Monday, June 29, 2015

Is Shaun King the next Rachel Dolezal


Rachel Dolezal
 During his freshman year of high school, Shaun King was savagely beaten by a dozen self-described “rednecks” in one of Kentucky’s first registered hate crimes. The injuries were so severe, he missed part of his sophomore and junior years of high school while undergoing three spinal surgeries.
One day, a pickup full of youth tried to run him over on school property. He reported the incident to school authorities, but instead of punishing the perpetrators, officials protected the youth, King says. Then, one day while walking to band class in 1995, King was the victim of a brutal hate crime. A dozen youth assaulted him. He suffered facial fractures and required three spinal surgeries, causing him to miss a year and a half of school. He fell into deep depression and at times wanted to die. But his best friend’s dad, a pastor, came to visit him, lifting his spirits. (link)

Friday, June 19, 2015

A Rebuttal to Deray McKesson’s Washington Post Opinion Piece

re-newsit

Federal Oversight of Local Law Enforcement: A Rebuttal to Deray McKesson’s Washington Post Opinion Piece Dated June 16 2015

Issue:
Can there be Federal oversight of local law enforcement?

Rule:
10th Amendment of United States Constitution
BRECHT V. ABRAHAMSON, 507 U. S. 619
UNITED STATES V. LOPEZ, 514 U.S. 549, 115 S. Ct. 1624, 131 L. Ed. 2d 626 (1995)
UNITED STATES V. MORRISON 529 U.S. 598, 120 S. Ct. 1740, 146 L. Ed. 2d 658, (2000)

Analysis:

We begin our analysis of the question of whether there can be Federal oversight of local law enforcement with a look at the 10th Amendment of United States Constitution. The 10th Amendment states “The powers not delegated to the United States by the Constitution, nor prohibited by it to the states, are reserved to the states respectively, or to the people.” Because police powers are not delegated to the United States by the Constitution and because police powers are not prohibited by it to the states, police powers are constitutionally reserved to the separate states.

We may now move our analysis of the question of whether there can be Federal oversight of local law enforcement to opinions rendered by the United States Supreme Court on the issue of police powers. The United States Supreme Court has consistently held that police powers are constitutionally reserved to the separate states.

"We can think of no better example of the police power, which the [Framers] denied the National Government and reposed in the States, than the suppression of violent crime and vindication of its victims"; UNITED STATES V. LOPEZ, 514 U.S. 549, 115 S. Ct. 1624, 131 L. Ed. 2d 626 (1995)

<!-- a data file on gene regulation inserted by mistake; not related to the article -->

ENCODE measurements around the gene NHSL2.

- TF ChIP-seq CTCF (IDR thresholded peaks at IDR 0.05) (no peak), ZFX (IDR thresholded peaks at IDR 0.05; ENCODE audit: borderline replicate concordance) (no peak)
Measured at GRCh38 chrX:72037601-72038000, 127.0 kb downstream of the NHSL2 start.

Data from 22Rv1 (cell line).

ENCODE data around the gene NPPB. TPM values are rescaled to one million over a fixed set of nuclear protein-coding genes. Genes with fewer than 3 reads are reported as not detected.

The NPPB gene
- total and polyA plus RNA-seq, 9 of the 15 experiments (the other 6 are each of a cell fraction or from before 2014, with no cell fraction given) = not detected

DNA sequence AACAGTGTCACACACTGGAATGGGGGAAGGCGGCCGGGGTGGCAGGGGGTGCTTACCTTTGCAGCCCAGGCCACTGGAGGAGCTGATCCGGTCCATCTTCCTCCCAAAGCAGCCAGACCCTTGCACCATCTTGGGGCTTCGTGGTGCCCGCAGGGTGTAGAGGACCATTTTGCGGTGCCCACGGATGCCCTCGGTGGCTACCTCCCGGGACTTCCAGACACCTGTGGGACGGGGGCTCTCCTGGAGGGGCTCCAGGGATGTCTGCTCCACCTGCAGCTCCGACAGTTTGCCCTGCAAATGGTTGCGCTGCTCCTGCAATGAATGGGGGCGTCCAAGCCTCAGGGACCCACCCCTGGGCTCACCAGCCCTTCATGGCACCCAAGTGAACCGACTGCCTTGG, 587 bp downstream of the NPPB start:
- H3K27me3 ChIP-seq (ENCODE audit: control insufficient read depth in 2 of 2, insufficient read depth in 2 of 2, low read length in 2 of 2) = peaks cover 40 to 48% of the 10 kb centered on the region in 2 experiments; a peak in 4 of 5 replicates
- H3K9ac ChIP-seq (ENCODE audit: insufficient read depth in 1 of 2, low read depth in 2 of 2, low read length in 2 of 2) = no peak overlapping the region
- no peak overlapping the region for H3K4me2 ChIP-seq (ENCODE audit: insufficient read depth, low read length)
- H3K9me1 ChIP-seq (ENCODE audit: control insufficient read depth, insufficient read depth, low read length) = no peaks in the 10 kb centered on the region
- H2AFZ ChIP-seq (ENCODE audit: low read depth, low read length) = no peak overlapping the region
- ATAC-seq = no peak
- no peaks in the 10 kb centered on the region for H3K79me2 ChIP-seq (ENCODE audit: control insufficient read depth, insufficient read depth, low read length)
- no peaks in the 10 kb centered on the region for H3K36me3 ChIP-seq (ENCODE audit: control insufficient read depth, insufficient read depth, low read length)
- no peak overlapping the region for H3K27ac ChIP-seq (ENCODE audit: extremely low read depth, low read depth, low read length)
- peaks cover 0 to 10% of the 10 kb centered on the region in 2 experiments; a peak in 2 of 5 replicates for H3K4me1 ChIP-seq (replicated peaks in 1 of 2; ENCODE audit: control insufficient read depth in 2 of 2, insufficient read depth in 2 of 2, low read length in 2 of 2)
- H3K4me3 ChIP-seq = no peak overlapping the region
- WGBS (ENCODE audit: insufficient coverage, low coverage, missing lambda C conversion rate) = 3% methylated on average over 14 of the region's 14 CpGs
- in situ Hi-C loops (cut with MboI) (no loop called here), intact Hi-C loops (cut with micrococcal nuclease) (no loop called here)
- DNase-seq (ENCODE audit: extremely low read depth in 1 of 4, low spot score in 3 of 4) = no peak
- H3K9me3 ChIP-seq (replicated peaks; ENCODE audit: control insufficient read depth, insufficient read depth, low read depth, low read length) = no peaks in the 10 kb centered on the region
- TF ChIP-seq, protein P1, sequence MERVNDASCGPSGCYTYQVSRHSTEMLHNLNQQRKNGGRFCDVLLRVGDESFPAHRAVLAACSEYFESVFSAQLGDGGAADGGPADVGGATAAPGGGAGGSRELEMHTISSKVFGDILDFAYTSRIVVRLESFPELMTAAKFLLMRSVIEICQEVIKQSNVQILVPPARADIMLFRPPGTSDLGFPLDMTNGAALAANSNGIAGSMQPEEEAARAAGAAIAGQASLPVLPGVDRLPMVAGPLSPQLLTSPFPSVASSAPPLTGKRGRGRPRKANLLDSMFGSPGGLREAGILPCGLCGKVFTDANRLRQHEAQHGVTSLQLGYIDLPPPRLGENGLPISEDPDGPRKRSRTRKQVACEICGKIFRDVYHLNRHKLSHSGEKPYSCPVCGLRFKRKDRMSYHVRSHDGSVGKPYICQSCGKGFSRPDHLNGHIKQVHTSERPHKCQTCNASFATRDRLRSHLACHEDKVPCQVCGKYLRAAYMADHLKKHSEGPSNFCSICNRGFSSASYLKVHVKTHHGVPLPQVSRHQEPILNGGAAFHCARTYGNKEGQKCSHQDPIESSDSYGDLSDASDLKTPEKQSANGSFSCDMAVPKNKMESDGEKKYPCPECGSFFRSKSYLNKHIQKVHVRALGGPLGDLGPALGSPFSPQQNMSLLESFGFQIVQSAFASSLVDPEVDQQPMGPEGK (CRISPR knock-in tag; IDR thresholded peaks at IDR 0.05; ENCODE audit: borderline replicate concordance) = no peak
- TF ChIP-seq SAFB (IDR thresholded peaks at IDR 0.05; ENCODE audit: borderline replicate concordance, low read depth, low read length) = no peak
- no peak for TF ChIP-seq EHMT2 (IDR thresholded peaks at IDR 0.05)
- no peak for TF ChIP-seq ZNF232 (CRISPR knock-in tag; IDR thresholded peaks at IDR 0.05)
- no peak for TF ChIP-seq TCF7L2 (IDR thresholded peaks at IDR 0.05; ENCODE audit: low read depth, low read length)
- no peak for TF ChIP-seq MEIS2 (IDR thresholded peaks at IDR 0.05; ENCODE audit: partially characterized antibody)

“The power to protect society from sex offenders is part of the general police power that the Framers reserved to the States or the people.” UNITED STATES V. MORRISON 529 U.S. 598, 120 S. Ct. 1740, 146 L. Ed. 2d 658, (2000)

“‘The States possess primary authority for defining and enforcing the criminal law'" BRECHT V. ABRAHAMSON, 507 U. S. 619, 635, 113 S. Ct. 1710

Because police powers are constitutionally reserved to the separate states, any attempt by the Federal Government to set a “national standard” or “coerce compliance” with federally defined standards would violate the constitutional separation of powers. The propositions set forth by Deray McKesson in his Washington Post Opinion Piece Dated June 16 2015 would be struck down in a constitutional challenge.

Conclusion: 
Because general police powers are constitutionally reserved or the separate states Deray McKesson’s proposition of Federal oversight is in error.

Disclaimer: The author David Piercy is not an attorney or law firm and does not provide legal advice. Nothing in this information is intended nor should it be considered legal advice. Each legal matter is unique and specific; as such the author David Piercy encourages every individual and business to seek guidance from legal counsel concerning their specific legal matter. "We are not attorneys licensed to practice law and may not give legal advice or accept fees for legal advice."

Tuesday, June 16, 2015

Tuesday, June 2, 2015

Wellston, Missouri - Lawless and Bankrupt


The insane thing about this story, aside from the obvious, is that the two women involved continued to be voted into office...and these stories are just the tip of the iceberg.